The repeated detection of VZV in multiple GCA-negative TAs, as well as in a GCA-positive TAs, prompted virological analysis of TA biopsy specimens from patients with pathologically confirmed GCA and of control TAs removed at routine autopsy from adults ages >50 years. Here, we analyzed 4 GCA-positive TAs and 13 normal TAs for the presence of VZV to investigate a causal link between VZV and GCA.

METHODS

Immunohistochemical Analysis

One hundred 5-µm sections of 4 formalin-fixed, paraffin-embedded GCA-positive TAs and 13 normal TAs were cut and baked for 1 hour at 60°C. Every other section (50 slide sections/TA) was then deparaffinized and immunostained with a 1:500 dilution of mouse monoclonal anti-VZV gE IgG1 antibody (Santa Cruz Biotechnology, Dallas, Texas), followed by a 1:1000 dilution of secondary biotinylated goat anti-mouse antibody (Dako, Carpinteria, California) and prediluted streptavidin-alkaline phosphatase (BD Biosciences, San Diego, California). The color reaction was developed using the fresh fuchsin substrate system (Dako) with levamisole (Dako) at a final concentration of 24 µg/mL as described elsewhere [7]. When a section was found to contain VZV antigen, at least 2 adjacent sections were stained as described above except that mouse anti-VZV gE IgG antibody was replaced with a 1:500 dilution of control mouse IgG1 antibody (Dako). Positive controls consisted of a VZV-infected cadaveric TA maintained for 14 days in vitro and then stained with mouse anti-VZV gE IgG antibody as described above. To further control for VZV specificity in TAs, one GCA-positive TA was immunostained with rabbit anti-VZV IgG and rabbit anti-HSV antibody [7].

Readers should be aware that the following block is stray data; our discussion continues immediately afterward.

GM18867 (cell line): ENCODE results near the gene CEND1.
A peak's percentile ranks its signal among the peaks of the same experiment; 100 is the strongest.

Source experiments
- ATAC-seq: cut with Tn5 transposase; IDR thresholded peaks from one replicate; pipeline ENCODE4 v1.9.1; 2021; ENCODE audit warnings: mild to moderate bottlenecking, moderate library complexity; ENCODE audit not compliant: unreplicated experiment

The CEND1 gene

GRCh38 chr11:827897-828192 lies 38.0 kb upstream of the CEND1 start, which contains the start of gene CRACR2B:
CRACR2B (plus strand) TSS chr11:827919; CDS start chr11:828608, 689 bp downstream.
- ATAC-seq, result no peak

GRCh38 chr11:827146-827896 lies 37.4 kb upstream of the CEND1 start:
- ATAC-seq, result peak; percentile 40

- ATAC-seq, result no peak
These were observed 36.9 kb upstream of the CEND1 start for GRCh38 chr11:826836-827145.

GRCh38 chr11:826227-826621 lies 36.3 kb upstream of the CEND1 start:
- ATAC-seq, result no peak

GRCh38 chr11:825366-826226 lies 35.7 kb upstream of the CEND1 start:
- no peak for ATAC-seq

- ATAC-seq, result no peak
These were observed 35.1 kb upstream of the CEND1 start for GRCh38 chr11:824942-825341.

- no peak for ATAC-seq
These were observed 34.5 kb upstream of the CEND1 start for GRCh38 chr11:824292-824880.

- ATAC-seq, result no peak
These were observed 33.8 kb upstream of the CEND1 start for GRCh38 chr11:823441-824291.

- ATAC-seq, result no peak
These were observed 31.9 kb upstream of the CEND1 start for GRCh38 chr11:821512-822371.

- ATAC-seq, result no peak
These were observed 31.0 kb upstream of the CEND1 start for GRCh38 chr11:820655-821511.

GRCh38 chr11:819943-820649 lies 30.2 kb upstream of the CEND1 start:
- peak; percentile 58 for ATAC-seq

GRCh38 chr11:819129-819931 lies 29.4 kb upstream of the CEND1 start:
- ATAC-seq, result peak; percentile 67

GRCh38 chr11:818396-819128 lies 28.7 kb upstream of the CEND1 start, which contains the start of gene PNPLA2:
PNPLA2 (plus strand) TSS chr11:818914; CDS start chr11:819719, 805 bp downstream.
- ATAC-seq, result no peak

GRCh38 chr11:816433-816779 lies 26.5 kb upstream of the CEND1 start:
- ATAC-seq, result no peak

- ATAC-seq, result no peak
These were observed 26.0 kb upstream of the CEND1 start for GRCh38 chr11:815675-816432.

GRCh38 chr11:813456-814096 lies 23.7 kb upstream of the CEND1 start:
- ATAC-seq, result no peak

Quantitative Polymerase Chain Reaction (qPCR) Amplification of VZV DNA in TA Sections Containing VZV Antigen

Every section of each VZV antigen-positive TA was scraped with a scalpel, pooled, placed into 200 µL lysis buffer with proteinase K, and incubated overnight at 56°C (DNeasy Blood and Tissue Kit; Qiagen; Germantown, Maryland). DNA was extracted as per the manufacturer's protocol, followed by qPCR analysis with primers for VZV and for glyceraldehyde-3-phosphate-dehydrogenase (GAPdH) as described previously [8]. Similarly, any VZV antigen–positive section of skeletal muscle adjacent to a TA was scraped and treated as described above to detect amplifiable VZV DNA by real-time qPCR. VZV DNA copy number was determined using known concentrations of VZV DNA as PCR standards [9].

RESULTS

Using antibodies directed against VZV from 2 different species, immunohistochemical staining revealed VZV antigen in all 4 GCA-positive TAs that was not seen with cognate control antibodies (Figure (Figure1).1). No VZV antigen was detected with either anti-VZV IgG antibody in 13 normal TAs. Among the 4 GCA-positive TAs, VZV antigen was found in 3, 5, 12, and 13 skip areas, mostly in the adventitia and media. PCR amplified VZV DNA in 2 of the 4 GCA-positive TAs that contained VZV antigen. Skeletal muscle was attached to 3 of 4 GCA-positive TAs, and analysis of these 3 skeletal muscles revealed VZV antigen in 2 and VZV DNA in 1.